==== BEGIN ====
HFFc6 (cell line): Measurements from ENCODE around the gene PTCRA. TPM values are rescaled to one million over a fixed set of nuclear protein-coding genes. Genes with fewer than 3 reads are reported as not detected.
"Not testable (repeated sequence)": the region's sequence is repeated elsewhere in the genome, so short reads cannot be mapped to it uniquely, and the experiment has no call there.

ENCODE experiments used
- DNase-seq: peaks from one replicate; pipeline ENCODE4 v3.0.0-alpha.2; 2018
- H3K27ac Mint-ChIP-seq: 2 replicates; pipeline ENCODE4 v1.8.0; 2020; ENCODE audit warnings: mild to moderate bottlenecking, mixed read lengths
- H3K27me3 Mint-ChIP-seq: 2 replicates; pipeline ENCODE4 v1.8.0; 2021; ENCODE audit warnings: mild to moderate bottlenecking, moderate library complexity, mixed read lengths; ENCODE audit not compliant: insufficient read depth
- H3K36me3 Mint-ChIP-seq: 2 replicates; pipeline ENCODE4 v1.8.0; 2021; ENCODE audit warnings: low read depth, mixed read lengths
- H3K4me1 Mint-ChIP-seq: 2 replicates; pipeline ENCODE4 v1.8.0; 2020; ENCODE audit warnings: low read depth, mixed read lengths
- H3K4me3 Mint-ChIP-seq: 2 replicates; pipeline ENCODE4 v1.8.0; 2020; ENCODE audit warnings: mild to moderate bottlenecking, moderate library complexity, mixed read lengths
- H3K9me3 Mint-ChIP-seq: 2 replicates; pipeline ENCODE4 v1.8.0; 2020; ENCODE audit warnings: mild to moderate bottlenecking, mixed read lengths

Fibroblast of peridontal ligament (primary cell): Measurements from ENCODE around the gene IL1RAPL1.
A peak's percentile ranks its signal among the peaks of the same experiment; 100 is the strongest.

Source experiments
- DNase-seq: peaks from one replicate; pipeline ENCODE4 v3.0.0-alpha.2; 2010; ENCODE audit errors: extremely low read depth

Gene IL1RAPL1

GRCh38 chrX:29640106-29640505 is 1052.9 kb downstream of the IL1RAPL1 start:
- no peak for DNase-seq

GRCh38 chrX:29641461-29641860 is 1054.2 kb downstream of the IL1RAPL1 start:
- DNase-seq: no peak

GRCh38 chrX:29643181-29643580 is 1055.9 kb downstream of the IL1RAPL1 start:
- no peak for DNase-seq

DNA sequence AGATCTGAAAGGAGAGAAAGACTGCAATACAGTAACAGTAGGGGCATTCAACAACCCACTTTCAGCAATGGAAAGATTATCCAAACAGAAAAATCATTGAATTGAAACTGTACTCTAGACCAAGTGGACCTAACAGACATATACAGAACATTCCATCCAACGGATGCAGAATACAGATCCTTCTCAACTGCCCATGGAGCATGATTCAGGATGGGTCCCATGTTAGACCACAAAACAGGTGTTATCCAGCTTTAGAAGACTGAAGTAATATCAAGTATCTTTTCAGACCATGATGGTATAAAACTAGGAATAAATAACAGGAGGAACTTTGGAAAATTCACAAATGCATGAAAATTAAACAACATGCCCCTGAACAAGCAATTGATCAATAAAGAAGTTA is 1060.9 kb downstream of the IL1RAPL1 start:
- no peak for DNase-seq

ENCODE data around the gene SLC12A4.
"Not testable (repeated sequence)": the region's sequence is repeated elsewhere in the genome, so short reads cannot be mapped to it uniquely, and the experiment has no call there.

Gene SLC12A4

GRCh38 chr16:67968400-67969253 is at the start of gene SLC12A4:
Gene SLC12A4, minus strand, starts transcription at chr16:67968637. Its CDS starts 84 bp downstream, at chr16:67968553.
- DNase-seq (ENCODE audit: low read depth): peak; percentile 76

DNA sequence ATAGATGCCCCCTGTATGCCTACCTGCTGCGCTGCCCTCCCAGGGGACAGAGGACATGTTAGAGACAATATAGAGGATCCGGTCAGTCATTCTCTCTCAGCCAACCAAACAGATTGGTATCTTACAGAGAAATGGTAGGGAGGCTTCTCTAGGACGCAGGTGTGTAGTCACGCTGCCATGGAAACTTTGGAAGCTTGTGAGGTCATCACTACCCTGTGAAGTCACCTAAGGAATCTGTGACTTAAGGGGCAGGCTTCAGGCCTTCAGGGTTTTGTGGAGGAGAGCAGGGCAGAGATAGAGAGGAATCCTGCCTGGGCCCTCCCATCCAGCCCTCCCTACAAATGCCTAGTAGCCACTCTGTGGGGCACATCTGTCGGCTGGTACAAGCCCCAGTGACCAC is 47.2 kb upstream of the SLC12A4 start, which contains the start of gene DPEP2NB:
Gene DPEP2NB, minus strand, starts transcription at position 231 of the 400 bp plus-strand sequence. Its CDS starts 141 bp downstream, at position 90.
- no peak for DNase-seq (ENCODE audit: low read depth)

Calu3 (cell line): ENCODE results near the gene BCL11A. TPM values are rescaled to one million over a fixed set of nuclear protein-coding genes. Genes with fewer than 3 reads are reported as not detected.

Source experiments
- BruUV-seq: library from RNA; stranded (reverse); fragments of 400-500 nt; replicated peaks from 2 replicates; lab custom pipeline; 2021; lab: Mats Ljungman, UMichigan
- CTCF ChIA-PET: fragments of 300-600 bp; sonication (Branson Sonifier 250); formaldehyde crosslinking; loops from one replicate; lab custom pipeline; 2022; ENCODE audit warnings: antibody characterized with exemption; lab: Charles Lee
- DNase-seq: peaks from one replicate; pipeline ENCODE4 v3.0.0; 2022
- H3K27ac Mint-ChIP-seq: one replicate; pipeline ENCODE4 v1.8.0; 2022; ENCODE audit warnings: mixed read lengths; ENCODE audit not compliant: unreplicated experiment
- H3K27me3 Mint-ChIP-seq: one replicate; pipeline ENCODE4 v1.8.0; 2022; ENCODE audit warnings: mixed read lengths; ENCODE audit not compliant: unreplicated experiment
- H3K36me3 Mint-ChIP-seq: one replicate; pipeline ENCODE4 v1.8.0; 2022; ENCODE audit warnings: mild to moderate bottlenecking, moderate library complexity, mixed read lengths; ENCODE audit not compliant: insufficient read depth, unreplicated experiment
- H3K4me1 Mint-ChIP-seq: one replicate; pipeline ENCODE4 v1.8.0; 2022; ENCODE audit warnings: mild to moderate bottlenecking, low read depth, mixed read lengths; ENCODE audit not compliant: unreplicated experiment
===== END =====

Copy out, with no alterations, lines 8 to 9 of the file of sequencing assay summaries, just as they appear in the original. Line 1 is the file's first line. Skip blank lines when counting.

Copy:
- H3K4me1 Mint-ChIP-seq: 2 replicates; pipeline ENCODE4 v1.8.0; 2020; ENCODE audit warnings: low read depth, mixed read lengths
- H3K4me3 Mint-ChIP-seq: 2 replicates; pipeline ENCODE4 v1.8.0; 2020; ENCODE audit warnings: mild to moderate bottlenecking, moderate library complexity, mixed read lengths